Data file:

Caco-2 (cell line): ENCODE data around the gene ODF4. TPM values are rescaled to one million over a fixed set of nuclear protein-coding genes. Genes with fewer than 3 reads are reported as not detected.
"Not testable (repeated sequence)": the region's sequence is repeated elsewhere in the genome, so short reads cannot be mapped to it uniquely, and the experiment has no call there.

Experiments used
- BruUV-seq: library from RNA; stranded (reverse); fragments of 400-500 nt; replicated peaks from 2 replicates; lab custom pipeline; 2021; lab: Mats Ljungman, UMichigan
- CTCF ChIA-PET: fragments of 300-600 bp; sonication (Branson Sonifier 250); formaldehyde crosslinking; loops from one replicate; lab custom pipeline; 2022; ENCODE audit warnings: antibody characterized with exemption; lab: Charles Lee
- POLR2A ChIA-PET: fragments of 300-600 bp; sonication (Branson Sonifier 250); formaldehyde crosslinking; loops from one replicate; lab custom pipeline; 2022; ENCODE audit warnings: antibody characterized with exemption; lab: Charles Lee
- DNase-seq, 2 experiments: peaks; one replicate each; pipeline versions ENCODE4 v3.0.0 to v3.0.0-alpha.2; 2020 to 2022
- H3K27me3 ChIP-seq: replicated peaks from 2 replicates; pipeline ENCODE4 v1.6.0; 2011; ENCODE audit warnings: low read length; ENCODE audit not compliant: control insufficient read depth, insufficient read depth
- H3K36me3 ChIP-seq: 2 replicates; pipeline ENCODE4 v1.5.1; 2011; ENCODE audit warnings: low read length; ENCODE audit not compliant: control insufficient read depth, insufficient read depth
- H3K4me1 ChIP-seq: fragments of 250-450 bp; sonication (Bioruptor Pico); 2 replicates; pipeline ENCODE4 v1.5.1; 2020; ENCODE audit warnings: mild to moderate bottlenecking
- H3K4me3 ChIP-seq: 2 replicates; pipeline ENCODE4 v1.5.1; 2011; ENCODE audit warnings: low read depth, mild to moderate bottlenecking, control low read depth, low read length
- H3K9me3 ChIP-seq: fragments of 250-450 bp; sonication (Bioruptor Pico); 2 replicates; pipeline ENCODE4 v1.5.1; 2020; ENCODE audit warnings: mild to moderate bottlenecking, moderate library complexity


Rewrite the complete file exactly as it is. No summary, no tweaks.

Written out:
Caco-2 (cell line): ENCODE data around the gene ODF4. TPM values are rescaled to one million over a fixed set of nuclear protein-coding genes. Genes with fewer than 3 reads are reported as not detected.
"Not testable (repeated sequence)": the region's sequence is repeated elsewhere in the genome, so short reads cannot be mapped to it uniquely, and the experiment has no call there.

Experiments used
- BruUV-seq: library from RNA; stranded (reverse); fragments of 400-500 nt; replicated peaks from 2 replicates; lab custom pipeline; 2021; lab: Mats Ljungman, UMichigan
- CTCF ChIA-PET: fragments of 300-600 bp; sonication (Branson Sonifier 250); formaldehyde crosslinking; loops from one replicate; lab custom pipeline; 2022; ENCODE audit warnings: antibody characterized with exemption; lab: Charles Lee
- POLR2A ChIA-PET: fragments of 300-600 bp; sonication (Branson Sonifier 250); formaldehyde crosslinking; loops from one replicate; lab custom pipeline; 2022; ENCODE audit warnings: antibody characterized with exemption; lab: Charles Lee
- DNase-seq, 2 experiments: peaks; one replicate each; pipeline versions ENCODE4 v3.0.0 to v3.0.0-alpha.2; 2020 to 2022
- H3K27me3 ChIP-seq: replicated peaks from 2 replicates; pipeline ENCODE4 v1.6.0; 2011; ENCODE audit warnings: low read length; ENCODE audit not compliant: control insufficient read depth, insufficient read depth
- H3K36me3 ChIP-seq: 2 replicates; pipeline ENCODE4 v1.5.1; 2011; ENCODE audit warnings: low read length; ENCODE audit not compliant: control insufficient read depth, insufficient read depth
- H3K4me1 ChIP-seq: fragments of 250-450 bp; sonication (Bioruptor Pico); 2 replicates; pipeline ENCODE4 v1.5.1; 2020; ENCODE audit warnings: mild to moderate bottlenecking
- H3K4me3 ChIP-seq: 2 replicates; pipeline ENCODE4 v1.5.1; 2011; ENCODE audit warnings: low read depth, mild to moderate bottlenecking, control low read depth, low read length
- H3K9me3 ChIP-seq: fragments of 250-450 bp; sonication (Bioruptor Pico); 2 replicates; pipeline ENCODE4 v1.5.1; 2020; ENCODE audit warnings: mild to moderate bottlenecking, moderate library complexity